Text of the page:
US President Donald Trump has said arming teachers could prevent school shootings like that which left 17 people dead last week in Florida.
A staff member with a gun could end an attack “very quickly”, he said.
Mr Trump floated the proposal as emotional survivors of the 14 February massacre implored him to make sure something similar does not occur again.
The Republican president also backed calls for improved background checks on gun buyers.
Other survivors meanwhile lobbied Florida lawmakers on gun control.
“We’ll be very strong on background checks, very strong emphasis on the mental health of somebody,” Mr Trump told the students from Marjory Stoneman Douglas High School during Wednesday’s televised event at the White House.
“It’s not going to be talk like it’s been in the past,” he added.
The US president also endorsed a proposal long championed by the National Rifle Association (NRA), a powerful gun lobby group.
He pledged to look “very strongly” at calls for educators to be armed with guns.
“If you had a teacher who was adept at firearms,” he said, “they could very well end the attack very quickly.”
“Where a teacher would have a concealed gun on them,” he said, while acknowledging the plan was controversial, “they would go for special training and they would be there, and you would no longer have a gun-free zone.
“A gun-free zone, to a maniac, because they are all cowards, a gun-free zone is, ‘let’s go in and let’s attack.'”
A dozen US states already allow concealed handguns to be carried on college premises, according to the website Armed Campuses. The state of Florida does not.
Mr Trump denied during the 2016 election campaign that he was in favour of guns in classrooms.
Politicians feel the anger from bereaved parents
The US president listened to pleas for gun reform on Wednesday from about 40 students, teachers and families in the executive mansion’s state dining room.
Some of those at the hour-long event voiced support for Mr Trump’s idea of arming teachers.
“Nobody wants to see a shoot-out in a school.”
Andrew Pollack, whose daughter, Meadow, died in last week’s attack – the second-deadliest shooting at a US public school – said: “We, as a country, failed our children.”
“I’m pissed!” he added.
Meanwhile, Florida Senator Marco Rubio also felt the articulate anger of a bereaved parent at a CNN “town hall” event.
Fred Guttenberg, whose daughter was killed at Stoneman Douglas, told the senator that his comments and those of the president’s in the past week had been “pathetically weak”.
“You and I are now eye to eye,” he told Mr Rubio. “Look at me and tell me that guns were the factor in the hunting of our kids in this school this week. And look at me and tell me you accept it and you will work with us to do something about guns.”
Mr Rubio was repeatedly booed throughout his response. He acknowledged that guns were “absolutely” responsible for the death of Mr Guttenberg’s daughter, but reaffirmed his position that “gun laws alone” were not the solution.
He later said banning semi-automatic weapons was “a position well outside the mainstream”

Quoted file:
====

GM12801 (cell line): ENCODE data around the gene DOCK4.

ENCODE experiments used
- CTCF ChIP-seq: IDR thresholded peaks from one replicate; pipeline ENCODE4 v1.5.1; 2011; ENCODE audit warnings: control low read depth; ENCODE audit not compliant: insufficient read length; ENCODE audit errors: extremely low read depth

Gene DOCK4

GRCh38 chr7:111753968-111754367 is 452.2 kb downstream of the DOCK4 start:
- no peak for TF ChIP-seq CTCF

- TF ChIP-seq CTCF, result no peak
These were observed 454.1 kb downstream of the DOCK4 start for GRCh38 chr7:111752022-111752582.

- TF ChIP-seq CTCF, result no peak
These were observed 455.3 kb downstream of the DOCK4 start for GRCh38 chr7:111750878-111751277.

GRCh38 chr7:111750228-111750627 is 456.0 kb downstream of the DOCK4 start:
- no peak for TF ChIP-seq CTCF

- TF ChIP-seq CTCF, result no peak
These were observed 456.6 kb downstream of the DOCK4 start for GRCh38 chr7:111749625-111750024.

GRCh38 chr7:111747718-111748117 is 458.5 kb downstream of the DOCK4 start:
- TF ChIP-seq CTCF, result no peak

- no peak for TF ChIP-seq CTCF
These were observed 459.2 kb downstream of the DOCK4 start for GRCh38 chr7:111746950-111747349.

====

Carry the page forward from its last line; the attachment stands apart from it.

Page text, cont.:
‘Where the bullets go both ways’
Analysis by Anthony Zurcher, BBC North America correspondent
That Donald Trump spoke enthusiastically about arming schoolteachers to protect against armed assailants should not come as much of a surprise. Throughout his presidential campaign he endorsed the idea of an armed citizenry as a defence against attacks.
“Where the bullets go both ways, not just in one direction, you wouldn’t have had the kind of carnage that you had,” then-candidate Trump said regarding the December 2015 San Bernardino and November 2015 Paris attacks.
The president’s comments on licensing guns in schools – a topic on which the public is sharply divided and a majority of the group at the White House on Wednesday seemed resistant to – largely overshadowed an otherwise powerful “listening session”.
The audience represented a diversity of views, and Mr Trump allowed those touched by gun violence to share their stories.
It was reminiscent of the free-ranging meeting the president had with a bipartisan group of lawmakers on immigration in January. Of course, that public display – where the president pledged to support any legislation backed by Congress – gave way to hardline demands from the White House and threatened vetoes.
This president has pledged action in response to Parkland. And his actions will speak louder than his words.
Hundreds of teenagers from the Washington DC suburbs rallied outside the White House before Mr Trump’s meeting.
Meanwhile, survivors of the shooting poured into the Florida state capital to demand lawmakers restrict sales of assault rifles.
“We want gun reform. We want common sense gun laws,” said Delaney Tarr in Tallahassee.
It was the first organised protest of the youth-led anti-gun movement that has swept the US since the attack in Parkland, Florida.
Other students in Chicago, Illinois; Pittsburgh, Pennsylvania; and Phoenix, Arizona walked out of classes in solidarity.
Some lawmakers in Florida’s state legislature said they would consider raising the minimum age to buy assault rifles – like the one police say was used in last week’s massacre – from 18 to 21.
However, the legislators rejected a proposal on Tuesday to even debate banning such weapons.
Mr Trump’s listening session came a day after he directed his administration to take steps to ban gun “bump stocks”.
The accessories – which enable a rifle to shoot hundreds of rounds a minute – were used by a gunman who killed 58 concert-goers in Las Vegas last October.
That was the deadliest attack by a lone gunman in US history.
The NRA – which contributed an estimated $30m (£21m) to help elect Mr Trump– opposes a total ban on bump stocks but supports some regulation of the devices and some changes to background check legislation.